Nearby, find Pearl Street Beach so you can see a famous blowhole and a rock arch that leads to Wood’s Cove at low tide. West Street Beach is a little harder to find, but also worth the trek. Historically known as Laguna’s LGBTQ+ friendliest beach, you’ll find a mix of folks, both queer and straight, on this unspoiled stretch of sand. Just know that there are no services, so you’ll want to bring a cooler full of snacks.
Wood’s Cove, Laguna Beach
The entrance to Wood’s Cove is a steep staircase between two houses, where Diamond Street ends at Ocean Way. At the bottom of the stairs, you’ll find a small stretch of sand, bordered by rocky cliffs. Come at low tide and wear your water shoes. Climbing the rocks at the north end of the cove will lead you to lush tide pools and Pearl Street Beach.
A walk to the south provides scenery romantic enough to have earned the nickname “Lover’s Cove.” Wood’s Cove is also one of the best diving spots in Laguna Beach. Keep in mind that it’s often crowded with locals on the weekend and the water can be dangerous, so be sure to check conditions before strapping on your goggles.
Victoria Beach, Laguna Beach
Victoria Beach is another Laguna Beach favorite, with one particularly enticing feature: a stone tower. Built by California State Senator William E. Brown in the 1920s to give his family easy access to the beach from their cliffside home, the medieval-looking tower still stands today. Though you won’t be able to access the tower, you can cool off in the concrete pool below, depending on the tide.
Public access to this stretch of sand and the “Pirate Tower,” as it’s known to locals, is a long set of stairs next to the house at 2713 Victoria Drive (look for the staircase at the end of Victoria Drive). Be sure to bring your camera, as this beach is as Instagram worthy as it gets.
Montage Beach, Laguna Beach
Not actually an official spot, Montage Beach is a name used to package the four beaches – Aliso Beach, Treasure Island, Goff Cove and Christmas Cove – you can walk to, depending on the tide, from the Montage Resort in Laguna.
You don’t have to book a room at this luxury resort to visit, but walking through the grounds to get to the beach stairs still feels illicit, as if at any moment someone in uniform is going to ask you to leave. Don’t give up. While Treasure Island and Aliso are the larger more populated beaches, the coves offer the dual gifts of solitude and plenty in the way of marine life and overall beauty.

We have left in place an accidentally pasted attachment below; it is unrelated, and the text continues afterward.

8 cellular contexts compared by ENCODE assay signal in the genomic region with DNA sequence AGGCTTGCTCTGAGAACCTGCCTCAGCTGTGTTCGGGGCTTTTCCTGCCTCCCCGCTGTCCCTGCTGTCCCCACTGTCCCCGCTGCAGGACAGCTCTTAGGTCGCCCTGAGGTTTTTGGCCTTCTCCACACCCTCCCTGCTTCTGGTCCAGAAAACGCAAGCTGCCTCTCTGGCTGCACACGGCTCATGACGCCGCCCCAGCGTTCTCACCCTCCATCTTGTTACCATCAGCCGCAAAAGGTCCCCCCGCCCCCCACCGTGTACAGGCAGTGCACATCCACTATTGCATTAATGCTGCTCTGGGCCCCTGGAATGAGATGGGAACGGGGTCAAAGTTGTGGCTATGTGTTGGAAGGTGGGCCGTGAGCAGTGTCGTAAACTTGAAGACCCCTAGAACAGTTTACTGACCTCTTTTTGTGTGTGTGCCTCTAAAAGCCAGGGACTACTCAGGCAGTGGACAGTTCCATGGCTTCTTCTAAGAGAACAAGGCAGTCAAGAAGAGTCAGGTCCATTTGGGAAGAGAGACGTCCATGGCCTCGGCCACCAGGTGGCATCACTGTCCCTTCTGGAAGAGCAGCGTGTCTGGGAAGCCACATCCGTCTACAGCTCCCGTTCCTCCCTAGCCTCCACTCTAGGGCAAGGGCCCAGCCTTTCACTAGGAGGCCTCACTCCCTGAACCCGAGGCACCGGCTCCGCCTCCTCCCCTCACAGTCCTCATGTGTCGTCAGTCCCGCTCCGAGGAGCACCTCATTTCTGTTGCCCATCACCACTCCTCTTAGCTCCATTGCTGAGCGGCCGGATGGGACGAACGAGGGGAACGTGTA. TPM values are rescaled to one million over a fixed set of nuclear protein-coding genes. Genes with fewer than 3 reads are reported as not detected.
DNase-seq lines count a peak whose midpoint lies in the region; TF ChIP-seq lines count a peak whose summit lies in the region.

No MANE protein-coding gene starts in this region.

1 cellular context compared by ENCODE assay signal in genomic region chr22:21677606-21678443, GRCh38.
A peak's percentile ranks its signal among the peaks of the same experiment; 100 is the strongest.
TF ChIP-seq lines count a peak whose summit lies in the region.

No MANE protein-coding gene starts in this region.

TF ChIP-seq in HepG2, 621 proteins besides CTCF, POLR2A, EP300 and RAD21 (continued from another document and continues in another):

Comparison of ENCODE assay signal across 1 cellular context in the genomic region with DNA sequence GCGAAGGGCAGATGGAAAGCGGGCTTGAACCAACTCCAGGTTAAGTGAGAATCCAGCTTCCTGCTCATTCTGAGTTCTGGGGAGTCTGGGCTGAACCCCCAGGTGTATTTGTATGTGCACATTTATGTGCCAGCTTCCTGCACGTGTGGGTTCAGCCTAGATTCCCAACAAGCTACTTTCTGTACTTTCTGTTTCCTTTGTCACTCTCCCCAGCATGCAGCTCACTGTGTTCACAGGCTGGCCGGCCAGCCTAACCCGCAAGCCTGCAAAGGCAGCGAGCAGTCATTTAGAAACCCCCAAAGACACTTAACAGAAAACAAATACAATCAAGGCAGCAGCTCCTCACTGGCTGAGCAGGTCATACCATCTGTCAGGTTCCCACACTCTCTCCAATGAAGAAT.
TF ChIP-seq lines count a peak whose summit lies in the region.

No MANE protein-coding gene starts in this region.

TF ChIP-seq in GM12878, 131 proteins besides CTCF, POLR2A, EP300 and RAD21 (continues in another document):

Table Rock Beach, Laguna Beach
Tucked away in South Laguna, sandy Table Rock Beach is perfect for skimboarding beside stunning rock formations. If you’re into adventuring, you can climb over the rocky point at the south end of the beach to access another hidden lair of sand and an interesting arch rock.
If it’s low tide, you might be able to pass through that arch and over to Totuava Beach, which can currently only be accessed two ways – via this tricky route or from 1000 Steps Beach.
1000 Steps Beach, Laguna Beach
There are actually closer to 200 steps leading down to 1000 Steps Beach, a stretch of sand that holds fond memories for locals who grew up here. “We used to have high school parties there,” I was told by one such local, “because the stairs were too much of a hassle” for anyone trying to chase them out.
Those high schoolers are all grown up now and running these stairs at 9th Street and PCH for exercise before work in the morning. At the bottom of the stairs is a private stretch of sand bordered by two cliffs, the perfect spot for crashing out with a good book or playing in the waves.
What the locals won’t tell you is that at low tide you can pass through a sea cave at the south end of the beach and scrabble over the coastline to hidden pools carved into the rocks by a Hollywood director in the 1920s. Keep in mind that this can be a dangerous pursuit that should NOT be attempted without first checking the schedule of the local tides.
Monarch Bay Beach, Dana Point
A five-minute walk from Salt Creek Beach, Monarch Bay Beach is a public spot below a private beach club. Unless you’re a club member, you’ll have to park at Salt Creek and walk over.
When you’re parking it might seem like the place is jammed, but once you walk north across the park, the crowds start to thin out and it’s just you and yours. Continue walking north past the beach club past the boulder field and you’ll be rewarded with another sandy beach and some rock caves.
Lost Winds Beach, San Clemente
Lost Winds, aka Lasuens, is a small local access beach with no restrooms or showers but plenty of wide open sand. The entrance is another steep staircase between homes on a residential street. Across the Surfliner train tracks you’ll find volleyball courts and a lifeguard tower that’s only manned during peak season. Throw down a towel, watch the surfers and know that this is what it’s like to grow up in San Clemente.
Don’t believe me? Ask the girl waxing her surfboard beside you.